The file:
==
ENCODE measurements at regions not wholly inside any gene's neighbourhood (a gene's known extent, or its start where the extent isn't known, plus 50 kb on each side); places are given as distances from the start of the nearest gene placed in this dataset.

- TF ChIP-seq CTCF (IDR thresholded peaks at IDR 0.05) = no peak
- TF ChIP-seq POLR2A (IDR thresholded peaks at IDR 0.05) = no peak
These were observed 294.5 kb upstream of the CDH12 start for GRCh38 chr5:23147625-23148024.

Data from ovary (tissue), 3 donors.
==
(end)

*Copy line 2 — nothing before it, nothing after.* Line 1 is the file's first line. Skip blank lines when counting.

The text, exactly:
- TF ChIP-seq CTCF (IDR thresholded peaks at IDR 0.05) = no peak